The investigation into Lotfi, who once worked in the pharmaceutical industry in Lebanon, started with an inquiry into a 2,300-year-old marble bull’s head. The piece had been lent to the Met but was seized in 2017 by the Manhattan district attorney’s office, which said it had been stolen from Lebanon amid civil war that convulsed the country from 1975-90. The Met’s paperwork listed Lotfi as the first documented owner of the relic, valued at $12 million.




A second antiquity, a $10 million marble torso believed to have come from the same site, was later seized at Lotfi’s New York apartment, according to the court papers. A third work from the site was found by Lebanese customs officials in a container that Lotfi had shipped from New York to Tripoli, the affidavit said.

Lotfi told investigators that he had purchased the three antiquities in the 1980s from a “well-known licensed dealer” in Lebanon.

In the interview, Lotfi said that when he started collecting in 1960, it was not typical to question where antiquities originated from.

“It was like getting a baguette from the boulangerie,” he said. “It was not a big deal, and nobody will look for provenance.”

Now, he said, he acknowledges that the rules around collecting have changed but said that he cannot go back and change what occurred decades ago.

Lotfi, who described himself as a lover of art and history who once owned an apartment on Fifth Avenue because of its proximity to the Met, said he invited the investigators in to look at some of his artifacts because he was interested in lending some — not selling them — to an American museum.

“I am not a smuggler,” he said. “I am a collector.”

Lotfi said he had intended to return some of the artifacts to Lebanon but that the American investigators responded by seizing them.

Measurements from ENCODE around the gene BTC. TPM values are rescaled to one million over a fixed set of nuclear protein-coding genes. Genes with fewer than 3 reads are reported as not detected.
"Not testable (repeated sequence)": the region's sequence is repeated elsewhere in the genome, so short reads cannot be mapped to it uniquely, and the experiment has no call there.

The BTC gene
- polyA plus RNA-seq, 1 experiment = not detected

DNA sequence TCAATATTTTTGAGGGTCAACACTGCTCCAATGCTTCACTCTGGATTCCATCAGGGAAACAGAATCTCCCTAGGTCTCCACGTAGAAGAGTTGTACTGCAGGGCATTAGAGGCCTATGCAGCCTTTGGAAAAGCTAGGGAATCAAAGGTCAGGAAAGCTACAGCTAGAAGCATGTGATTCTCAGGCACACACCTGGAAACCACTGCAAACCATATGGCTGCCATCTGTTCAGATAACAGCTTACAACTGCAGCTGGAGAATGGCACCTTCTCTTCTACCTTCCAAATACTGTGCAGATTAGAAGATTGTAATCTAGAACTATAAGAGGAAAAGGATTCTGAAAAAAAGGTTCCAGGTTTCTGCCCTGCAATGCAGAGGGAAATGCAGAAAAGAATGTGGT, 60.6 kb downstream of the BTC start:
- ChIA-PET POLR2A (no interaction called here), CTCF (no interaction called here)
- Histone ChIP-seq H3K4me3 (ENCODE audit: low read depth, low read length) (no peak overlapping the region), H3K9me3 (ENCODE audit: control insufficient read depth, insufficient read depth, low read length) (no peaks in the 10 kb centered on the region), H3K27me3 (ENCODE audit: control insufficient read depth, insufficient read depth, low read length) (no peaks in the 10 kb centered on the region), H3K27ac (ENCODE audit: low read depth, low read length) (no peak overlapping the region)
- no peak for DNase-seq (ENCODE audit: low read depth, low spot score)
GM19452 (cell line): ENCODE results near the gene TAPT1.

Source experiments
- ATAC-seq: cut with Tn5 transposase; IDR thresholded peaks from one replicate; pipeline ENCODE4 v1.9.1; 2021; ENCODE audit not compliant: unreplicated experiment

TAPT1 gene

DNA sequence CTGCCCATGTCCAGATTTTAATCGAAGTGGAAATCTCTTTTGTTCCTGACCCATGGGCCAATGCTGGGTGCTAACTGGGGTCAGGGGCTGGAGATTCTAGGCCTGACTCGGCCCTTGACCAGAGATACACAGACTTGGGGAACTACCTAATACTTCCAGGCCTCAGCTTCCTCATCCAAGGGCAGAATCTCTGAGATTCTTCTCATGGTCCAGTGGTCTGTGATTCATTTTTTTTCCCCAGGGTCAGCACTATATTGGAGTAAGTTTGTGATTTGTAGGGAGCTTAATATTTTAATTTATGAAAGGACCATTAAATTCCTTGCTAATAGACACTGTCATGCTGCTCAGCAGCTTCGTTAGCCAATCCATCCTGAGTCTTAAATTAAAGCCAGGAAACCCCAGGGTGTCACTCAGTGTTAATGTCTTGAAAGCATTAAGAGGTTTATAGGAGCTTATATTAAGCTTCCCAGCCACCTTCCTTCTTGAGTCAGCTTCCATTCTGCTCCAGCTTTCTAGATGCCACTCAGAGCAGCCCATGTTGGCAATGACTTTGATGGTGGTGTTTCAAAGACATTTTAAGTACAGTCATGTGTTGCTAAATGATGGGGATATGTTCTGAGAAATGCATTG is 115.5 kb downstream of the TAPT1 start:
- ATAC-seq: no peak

The charges against Lotfi are part of a larger drive by the Manhattan district attorney’s office to repatriate antiquities to the countries from which they were plundered. Starting about a decade ago, the office, along with the Department of Homeland Security, began investigating the whereabouts of looted antiquities in earnest, claiming success in convicting 12 traffickers and seizing more than 4,300 antiquities.

In justifying the seizure of the 24 antiquities, investigators said they had evidence — some of it photographic — that about one-third of the items appeared dirty or “with encrustations” at the time Lotfi acquired them, a strong indication that they were looted. (Legal excavations involve a thorough cleaning of items, the affidavit notes.)

Ultimately, the expertise on antiquities looting that Lotfi displayed to law enforcement over the years appeared to work against him as investigators concluded that he had to have been aware of issues with the provenance of the items he acquired. All 24 items, the affidavit said, were sold to Lotfi using “fabricated or overly generic provenance.”

“He has demonstrated not only his intimate knowledge of the illegal trade in antiquities from the Middle East and North Africa,” Mancene wrote, “but also his acute awareness of the hallmarks of looted antiquities from his extended involvement in buying, selling, or otherwise dealing in antiquities — thereby revealing to me his awareness of the stolen nature of his own antiquities.”

Lotfi rejects the assertion that the antiquities were stolen, saying his purchase and ownership of them are within Lebanese law and that any assertion that he was trying to trying to trick investigators by inviting them into his storage unit was “fake.”

“I showed them in,” he said. “I have nothing to hide.”

This article originally appeared in The New York Times.